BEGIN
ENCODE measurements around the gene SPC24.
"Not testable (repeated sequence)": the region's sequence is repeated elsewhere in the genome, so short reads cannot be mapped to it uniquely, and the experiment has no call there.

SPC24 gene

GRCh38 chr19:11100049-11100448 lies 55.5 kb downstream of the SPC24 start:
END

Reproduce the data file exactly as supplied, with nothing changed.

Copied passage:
ENCODE measurements around the gene SPC24.
"Not testable (repeated sequence)": the region's sequence is repeated elsewhere in the genome, so short reads cannot be mapped to it uniquely, and the experiment has no call there.

SPC24 gene

GRCh38 chr19:11100049-11100448 lies 55.5 kb downstream of the SPC24 start: